7. Will this policy limit free speech or constructive debate in our Jewish community?

The policy supports free speech and constructive debate in our community. In fact, we were concerned that the absence of such a policy would inhibit free speech and constructive debate as our partners would not know the boundaries. The policy includes guidelines for usage which reaffirm the Federation’s long and proud history as a funder of arts and other diverse community organizations which seek to inspire and celebrate Judaism and Jewish life. The Federation recognizes that art, by its very nature, may express a political statement, provoke a range of emotions, or promote ideas that are potentially controversial.

The following kinds of programs generally accord with the policy:

  1. Dialogue groups (i.e. non-public exchanges);
  2. Private meetings;
  3. Presentations on topics other than the Middle East and Israel, that are not used to promote a BDS agenda or provide a forum for leaders of groups that espouse views inconsistent with the Federation’s core values;
  4. Presentations by organizations or individuals that are critical of particular Israeli government policies but are supportive of Israel’s right  to exist as a secure independent Jewish democratic state;
  5. Panel discussions, speaker series intended for the same audience, cultural presentations, or educational programs portraying a range of diverse perspectives that, on balance, are consistent with the Federation’s core values;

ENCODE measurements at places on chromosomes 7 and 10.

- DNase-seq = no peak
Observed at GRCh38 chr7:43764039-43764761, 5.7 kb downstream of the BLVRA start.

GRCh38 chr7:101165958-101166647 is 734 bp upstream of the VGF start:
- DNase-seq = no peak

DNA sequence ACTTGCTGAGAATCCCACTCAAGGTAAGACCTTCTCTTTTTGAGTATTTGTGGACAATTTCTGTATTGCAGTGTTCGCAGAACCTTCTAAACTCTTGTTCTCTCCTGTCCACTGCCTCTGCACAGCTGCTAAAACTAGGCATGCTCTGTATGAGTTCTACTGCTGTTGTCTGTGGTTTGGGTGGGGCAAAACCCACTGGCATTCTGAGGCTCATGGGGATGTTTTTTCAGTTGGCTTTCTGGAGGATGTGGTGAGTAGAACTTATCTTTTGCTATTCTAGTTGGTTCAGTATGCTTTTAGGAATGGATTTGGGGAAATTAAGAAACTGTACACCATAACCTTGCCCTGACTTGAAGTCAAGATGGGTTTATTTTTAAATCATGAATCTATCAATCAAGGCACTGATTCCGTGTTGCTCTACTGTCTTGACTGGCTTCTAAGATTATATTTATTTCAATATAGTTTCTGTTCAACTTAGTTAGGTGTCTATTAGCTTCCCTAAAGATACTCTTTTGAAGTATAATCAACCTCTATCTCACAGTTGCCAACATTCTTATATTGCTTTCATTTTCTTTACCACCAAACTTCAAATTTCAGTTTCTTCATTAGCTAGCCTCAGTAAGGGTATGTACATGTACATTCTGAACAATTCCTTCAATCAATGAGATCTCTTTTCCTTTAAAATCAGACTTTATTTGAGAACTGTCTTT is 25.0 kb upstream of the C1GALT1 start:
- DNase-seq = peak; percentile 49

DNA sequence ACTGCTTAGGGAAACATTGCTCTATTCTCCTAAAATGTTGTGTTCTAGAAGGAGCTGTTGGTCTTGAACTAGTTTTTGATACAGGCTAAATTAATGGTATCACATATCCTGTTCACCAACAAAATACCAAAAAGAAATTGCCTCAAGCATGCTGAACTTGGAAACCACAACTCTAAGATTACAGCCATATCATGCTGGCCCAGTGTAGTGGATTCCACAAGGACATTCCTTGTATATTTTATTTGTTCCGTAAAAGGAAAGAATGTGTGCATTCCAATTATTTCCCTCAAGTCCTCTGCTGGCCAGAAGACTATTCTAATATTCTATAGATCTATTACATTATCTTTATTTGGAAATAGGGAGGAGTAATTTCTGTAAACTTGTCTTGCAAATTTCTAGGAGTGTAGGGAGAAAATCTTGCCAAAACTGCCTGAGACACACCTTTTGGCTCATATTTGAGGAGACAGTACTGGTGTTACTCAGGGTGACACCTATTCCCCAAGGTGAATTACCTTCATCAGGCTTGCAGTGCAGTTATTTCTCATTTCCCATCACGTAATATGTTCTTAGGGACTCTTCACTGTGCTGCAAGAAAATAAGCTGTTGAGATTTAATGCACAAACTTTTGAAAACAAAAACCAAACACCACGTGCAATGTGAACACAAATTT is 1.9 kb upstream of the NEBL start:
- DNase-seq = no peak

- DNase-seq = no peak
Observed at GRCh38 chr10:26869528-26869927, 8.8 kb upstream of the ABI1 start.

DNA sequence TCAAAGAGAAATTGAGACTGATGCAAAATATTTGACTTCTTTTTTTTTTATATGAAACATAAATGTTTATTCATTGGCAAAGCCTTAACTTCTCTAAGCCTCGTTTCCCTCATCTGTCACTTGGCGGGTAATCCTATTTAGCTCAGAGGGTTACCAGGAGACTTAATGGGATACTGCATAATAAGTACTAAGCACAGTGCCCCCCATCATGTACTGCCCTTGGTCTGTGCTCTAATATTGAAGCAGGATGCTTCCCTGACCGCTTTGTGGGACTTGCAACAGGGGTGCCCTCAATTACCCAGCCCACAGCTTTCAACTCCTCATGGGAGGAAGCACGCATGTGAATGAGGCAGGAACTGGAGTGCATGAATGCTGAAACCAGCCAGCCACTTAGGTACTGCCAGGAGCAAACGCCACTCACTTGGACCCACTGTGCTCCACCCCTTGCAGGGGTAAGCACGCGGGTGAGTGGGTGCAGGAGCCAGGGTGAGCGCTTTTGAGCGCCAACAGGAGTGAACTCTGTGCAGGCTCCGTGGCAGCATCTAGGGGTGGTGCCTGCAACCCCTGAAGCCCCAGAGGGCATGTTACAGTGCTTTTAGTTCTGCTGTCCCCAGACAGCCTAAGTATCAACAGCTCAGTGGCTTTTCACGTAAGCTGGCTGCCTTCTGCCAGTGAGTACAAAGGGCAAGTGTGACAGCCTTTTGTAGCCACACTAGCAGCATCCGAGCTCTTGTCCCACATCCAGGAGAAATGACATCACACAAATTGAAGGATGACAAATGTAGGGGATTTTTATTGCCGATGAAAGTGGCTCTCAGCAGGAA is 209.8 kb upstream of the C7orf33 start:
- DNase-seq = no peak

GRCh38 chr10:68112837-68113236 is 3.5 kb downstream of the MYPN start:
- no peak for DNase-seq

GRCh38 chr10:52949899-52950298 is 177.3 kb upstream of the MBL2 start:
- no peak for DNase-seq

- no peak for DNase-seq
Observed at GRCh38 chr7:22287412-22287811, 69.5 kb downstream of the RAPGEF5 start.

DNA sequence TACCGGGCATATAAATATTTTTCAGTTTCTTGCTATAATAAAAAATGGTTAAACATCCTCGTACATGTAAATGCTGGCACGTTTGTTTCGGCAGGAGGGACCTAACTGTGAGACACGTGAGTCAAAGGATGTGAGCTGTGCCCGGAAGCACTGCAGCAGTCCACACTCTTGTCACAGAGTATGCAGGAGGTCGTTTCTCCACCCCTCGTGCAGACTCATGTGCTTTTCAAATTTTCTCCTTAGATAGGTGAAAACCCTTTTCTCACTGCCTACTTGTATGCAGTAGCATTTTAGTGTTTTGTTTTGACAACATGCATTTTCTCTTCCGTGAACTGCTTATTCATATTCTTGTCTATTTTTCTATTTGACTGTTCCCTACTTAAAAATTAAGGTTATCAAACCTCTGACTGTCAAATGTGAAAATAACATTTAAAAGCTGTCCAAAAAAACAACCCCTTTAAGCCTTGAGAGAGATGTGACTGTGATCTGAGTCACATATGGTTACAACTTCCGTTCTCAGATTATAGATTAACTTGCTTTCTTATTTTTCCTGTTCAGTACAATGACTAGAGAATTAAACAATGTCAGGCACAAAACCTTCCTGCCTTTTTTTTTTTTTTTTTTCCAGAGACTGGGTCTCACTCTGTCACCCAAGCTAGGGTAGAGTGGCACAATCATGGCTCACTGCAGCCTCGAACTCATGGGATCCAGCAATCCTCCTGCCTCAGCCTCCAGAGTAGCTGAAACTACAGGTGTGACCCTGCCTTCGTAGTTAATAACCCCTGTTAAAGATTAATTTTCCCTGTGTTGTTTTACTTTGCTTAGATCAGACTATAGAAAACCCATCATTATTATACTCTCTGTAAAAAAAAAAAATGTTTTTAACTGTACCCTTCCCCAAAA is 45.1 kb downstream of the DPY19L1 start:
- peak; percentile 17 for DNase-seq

6. Programs that are open to the community and welcome attendees regardless of their individual views;
  7. Participation in broad-based community coalitions on non-Israel-related issues provided that the coalitions do not become vehicles for undermining the legitimacy of Israel; and,
  8. Artistic presentations (displays, exhibits, films, performances) that may include critical perspectives of Jewish life or Israel).

8. How can we be sure another community controversy will not happen again?

We cannot be sure this will not happen again; however, the guidelines are clear, as are the mechanisms for a response. The policy sets out a clear mechanism for addressing any potential violations and clearly communicates to grantees that the Federation expects a greater degree of grantee program management. It asks that grantees not only use common sense when creating programs, but also work with JCRC in advance of potentially controversial programs.

9. What will the Federation do differently from now on as a result of the new policy?

Every Federation grantee that engages in programming related to Israel will receive a copy of the new policy in their new grantee information packet, and grantee leaders will be briefed about the policy in person.

10. Where can I report policy violations or get further information?

When there is a question of whether a particular program violates the policy or on the interpretation of the policy, please contact the JCRC, the Federation's CEO, or the board chair.